If you have trouble saying “no” because you are a people-pleaser or because you are afraid of missing out on opportunities, you are not alone. You can avoid burnout, stress, and poor time management by learning to say “no” when you don’t want to do something. In order to help you learn how to say “no” with confidence, here are some suggestions:

When you have to say “no,” do so directly and honestly. You shouldn’t feel like you have to explain or apologize for everything. Don’t be vague or passive aggressive.

If you can’t grant a request outright, try to come up with a compromise that will satisfy both parties. If a friend invites you to a party but you’re not feeling up to it, you can always suggest an alternative, such as lunch.

Set your values and aims high. Create a list of what’s most important to you and use that when making choices. It’s acceptable to decline an offer if it conflicts with your priorities.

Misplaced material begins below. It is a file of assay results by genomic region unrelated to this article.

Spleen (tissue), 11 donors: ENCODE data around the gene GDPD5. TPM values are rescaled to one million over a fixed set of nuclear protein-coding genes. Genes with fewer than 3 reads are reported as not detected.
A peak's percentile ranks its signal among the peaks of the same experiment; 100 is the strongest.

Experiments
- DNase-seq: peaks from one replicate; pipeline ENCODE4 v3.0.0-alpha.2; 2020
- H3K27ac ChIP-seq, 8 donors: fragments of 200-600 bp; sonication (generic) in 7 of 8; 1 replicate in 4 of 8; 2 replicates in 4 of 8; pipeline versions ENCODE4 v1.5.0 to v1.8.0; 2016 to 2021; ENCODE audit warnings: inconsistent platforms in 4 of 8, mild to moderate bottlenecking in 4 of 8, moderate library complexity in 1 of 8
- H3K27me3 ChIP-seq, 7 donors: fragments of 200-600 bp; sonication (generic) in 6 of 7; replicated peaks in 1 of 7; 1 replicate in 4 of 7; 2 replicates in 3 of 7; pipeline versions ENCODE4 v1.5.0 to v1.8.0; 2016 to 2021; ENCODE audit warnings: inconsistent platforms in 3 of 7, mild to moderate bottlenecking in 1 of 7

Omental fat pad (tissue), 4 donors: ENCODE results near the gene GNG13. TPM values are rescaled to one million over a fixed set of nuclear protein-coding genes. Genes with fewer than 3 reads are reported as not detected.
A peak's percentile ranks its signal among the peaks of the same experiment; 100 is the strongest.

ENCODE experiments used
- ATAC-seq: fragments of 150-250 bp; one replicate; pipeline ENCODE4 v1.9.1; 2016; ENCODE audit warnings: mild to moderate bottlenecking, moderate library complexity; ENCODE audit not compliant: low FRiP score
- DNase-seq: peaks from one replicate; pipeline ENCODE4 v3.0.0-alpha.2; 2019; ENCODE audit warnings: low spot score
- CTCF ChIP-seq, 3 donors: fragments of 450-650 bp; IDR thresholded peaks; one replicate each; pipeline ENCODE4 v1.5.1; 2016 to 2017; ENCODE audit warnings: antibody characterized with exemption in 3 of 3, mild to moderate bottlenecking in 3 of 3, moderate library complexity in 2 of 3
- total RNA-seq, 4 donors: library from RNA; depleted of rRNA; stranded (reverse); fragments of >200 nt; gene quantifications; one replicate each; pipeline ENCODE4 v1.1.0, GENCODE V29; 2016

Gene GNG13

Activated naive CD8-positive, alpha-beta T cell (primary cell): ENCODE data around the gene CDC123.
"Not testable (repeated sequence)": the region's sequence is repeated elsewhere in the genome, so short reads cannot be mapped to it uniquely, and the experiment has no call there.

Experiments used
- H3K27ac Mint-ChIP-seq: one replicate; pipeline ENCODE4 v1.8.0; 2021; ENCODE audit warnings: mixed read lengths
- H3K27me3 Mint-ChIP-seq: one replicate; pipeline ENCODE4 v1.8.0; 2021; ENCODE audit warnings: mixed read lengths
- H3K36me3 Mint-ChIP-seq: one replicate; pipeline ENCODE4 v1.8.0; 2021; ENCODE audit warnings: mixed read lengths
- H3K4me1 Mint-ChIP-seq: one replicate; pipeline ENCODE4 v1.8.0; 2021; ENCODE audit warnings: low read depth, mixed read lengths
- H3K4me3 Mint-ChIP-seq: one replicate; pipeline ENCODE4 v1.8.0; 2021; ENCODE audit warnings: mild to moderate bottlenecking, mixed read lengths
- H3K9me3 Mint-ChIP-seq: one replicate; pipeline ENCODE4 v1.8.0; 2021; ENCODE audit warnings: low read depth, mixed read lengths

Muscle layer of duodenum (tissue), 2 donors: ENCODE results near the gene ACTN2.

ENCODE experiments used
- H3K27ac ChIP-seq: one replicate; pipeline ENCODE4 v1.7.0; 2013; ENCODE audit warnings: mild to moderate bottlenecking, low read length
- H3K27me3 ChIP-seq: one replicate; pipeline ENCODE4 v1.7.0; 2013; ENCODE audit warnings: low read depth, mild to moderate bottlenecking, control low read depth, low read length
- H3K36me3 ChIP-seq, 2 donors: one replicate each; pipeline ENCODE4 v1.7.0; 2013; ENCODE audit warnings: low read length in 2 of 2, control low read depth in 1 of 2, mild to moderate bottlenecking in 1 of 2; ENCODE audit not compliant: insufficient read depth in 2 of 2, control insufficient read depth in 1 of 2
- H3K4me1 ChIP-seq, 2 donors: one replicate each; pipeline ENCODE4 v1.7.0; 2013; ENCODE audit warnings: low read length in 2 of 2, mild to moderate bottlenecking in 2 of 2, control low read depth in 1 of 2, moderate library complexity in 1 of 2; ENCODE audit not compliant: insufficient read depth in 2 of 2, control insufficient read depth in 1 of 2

Learning to say “no” is an acquired skill, and while it may feel awkward at first, it will become second nature with time. You can practice saying “no” by declining smaller requests first.

If you must say “no,” do so politely and with respect. Being rude or dismissive can hurt your relationships.

If someone keeps pushing you after you’ve already said “no,” stand firm. Stay firm and restate why you’re passing.

Saying “no” is not the same as being unhelpful or selfish, so keep that in mind. Everyone benefits when you learn to set limits and prioritize your own well-being.